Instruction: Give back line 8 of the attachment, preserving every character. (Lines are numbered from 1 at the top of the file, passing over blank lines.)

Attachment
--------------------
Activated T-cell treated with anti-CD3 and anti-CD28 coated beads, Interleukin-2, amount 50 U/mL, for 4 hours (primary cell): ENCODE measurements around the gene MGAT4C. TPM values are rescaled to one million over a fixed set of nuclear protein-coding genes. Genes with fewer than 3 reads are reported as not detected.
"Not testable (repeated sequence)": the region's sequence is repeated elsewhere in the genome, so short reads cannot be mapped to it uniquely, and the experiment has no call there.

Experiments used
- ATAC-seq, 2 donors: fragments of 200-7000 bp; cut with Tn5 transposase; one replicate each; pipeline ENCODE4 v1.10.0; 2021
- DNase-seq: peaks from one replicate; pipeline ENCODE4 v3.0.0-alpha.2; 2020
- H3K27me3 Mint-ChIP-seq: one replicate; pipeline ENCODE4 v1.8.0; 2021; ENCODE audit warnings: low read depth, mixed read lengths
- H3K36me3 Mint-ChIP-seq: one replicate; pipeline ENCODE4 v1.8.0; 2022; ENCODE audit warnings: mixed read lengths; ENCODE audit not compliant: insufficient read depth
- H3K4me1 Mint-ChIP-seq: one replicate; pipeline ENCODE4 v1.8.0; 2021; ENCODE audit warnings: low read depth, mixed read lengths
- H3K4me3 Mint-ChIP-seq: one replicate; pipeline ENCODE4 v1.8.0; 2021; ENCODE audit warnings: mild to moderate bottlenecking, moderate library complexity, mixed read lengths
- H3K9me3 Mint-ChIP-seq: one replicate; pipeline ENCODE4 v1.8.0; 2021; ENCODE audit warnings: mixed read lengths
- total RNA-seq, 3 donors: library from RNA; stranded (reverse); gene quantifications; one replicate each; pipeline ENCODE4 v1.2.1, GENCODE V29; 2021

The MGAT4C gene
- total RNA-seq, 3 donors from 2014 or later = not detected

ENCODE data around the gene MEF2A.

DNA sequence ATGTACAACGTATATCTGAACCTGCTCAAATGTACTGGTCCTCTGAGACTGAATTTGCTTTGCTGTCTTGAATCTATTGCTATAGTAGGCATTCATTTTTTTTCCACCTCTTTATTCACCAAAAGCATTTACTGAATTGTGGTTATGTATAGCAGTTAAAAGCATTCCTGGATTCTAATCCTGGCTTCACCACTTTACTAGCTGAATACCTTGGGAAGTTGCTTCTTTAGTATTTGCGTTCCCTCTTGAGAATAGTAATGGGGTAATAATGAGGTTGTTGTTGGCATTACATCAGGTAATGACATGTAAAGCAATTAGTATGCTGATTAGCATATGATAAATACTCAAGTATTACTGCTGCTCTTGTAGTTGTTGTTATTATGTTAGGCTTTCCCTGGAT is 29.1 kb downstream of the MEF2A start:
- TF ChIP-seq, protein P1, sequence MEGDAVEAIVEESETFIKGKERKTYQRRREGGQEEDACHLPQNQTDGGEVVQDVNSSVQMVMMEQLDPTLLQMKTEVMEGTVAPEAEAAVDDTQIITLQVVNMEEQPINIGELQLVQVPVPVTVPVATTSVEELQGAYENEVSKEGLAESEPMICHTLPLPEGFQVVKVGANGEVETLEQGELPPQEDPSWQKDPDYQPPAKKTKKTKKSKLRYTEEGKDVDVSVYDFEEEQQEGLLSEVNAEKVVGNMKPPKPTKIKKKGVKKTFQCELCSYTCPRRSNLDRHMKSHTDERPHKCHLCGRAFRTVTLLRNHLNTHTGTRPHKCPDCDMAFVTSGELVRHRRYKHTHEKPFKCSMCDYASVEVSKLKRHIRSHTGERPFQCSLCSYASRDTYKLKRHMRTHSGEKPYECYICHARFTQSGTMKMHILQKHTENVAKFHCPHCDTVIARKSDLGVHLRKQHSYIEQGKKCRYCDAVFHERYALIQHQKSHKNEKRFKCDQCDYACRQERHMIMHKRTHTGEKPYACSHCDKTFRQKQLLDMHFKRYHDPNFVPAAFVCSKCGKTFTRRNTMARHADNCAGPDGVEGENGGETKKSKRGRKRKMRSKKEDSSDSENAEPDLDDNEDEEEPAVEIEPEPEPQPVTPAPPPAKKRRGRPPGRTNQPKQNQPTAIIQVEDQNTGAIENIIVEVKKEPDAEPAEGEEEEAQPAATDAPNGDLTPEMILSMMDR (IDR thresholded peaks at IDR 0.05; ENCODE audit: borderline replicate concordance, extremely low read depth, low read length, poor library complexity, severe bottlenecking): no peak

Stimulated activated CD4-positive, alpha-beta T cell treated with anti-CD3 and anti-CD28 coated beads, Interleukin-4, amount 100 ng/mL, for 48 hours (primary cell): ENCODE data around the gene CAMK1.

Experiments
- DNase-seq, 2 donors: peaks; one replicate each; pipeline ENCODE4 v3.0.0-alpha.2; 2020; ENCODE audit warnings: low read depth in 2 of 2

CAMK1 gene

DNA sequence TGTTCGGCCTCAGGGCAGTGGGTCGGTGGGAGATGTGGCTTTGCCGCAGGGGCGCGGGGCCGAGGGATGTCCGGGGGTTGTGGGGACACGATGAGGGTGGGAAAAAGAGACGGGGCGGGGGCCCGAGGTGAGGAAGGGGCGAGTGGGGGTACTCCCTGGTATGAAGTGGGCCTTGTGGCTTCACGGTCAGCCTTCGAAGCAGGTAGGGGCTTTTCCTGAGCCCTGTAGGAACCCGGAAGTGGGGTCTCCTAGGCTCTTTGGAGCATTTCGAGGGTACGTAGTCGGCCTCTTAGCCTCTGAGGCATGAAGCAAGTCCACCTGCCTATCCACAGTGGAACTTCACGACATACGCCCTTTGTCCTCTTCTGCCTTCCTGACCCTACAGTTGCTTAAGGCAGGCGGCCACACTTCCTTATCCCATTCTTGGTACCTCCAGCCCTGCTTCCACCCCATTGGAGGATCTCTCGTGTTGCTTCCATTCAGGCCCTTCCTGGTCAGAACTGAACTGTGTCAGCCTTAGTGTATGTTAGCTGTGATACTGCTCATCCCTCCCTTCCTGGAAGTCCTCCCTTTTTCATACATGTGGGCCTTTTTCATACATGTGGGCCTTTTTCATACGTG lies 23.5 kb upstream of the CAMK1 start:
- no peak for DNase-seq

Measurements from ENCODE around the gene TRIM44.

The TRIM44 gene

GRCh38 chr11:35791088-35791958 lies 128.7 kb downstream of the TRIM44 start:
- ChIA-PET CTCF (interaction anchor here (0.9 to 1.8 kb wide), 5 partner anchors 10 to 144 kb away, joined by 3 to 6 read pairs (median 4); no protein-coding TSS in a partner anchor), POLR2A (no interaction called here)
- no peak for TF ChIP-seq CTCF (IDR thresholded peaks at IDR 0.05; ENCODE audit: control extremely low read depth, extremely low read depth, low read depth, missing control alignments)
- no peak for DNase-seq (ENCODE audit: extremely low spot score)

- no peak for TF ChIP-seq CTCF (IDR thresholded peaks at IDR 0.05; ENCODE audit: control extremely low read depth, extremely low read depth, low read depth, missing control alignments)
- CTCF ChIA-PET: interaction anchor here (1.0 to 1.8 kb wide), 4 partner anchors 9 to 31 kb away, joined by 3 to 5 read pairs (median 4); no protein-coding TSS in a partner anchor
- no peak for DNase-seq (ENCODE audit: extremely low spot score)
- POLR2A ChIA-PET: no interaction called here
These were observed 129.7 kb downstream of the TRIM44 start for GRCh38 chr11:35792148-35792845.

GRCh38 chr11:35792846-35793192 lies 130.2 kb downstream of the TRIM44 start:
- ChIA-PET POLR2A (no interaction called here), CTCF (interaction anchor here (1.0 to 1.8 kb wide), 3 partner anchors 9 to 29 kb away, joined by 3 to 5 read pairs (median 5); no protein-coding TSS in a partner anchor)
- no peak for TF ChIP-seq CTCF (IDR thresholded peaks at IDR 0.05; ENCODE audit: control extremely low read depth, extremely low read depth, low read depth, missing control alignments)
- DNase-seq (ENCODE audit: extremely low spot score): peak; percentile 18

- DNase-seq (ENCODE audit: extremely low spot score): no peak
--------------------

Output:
- H3K4me1 Mint-ChIP-seq: one replicate; pipeline ENCODE4 v1.8.0; 2021; ENCODE audit warnings: low read depth, mixed read lengths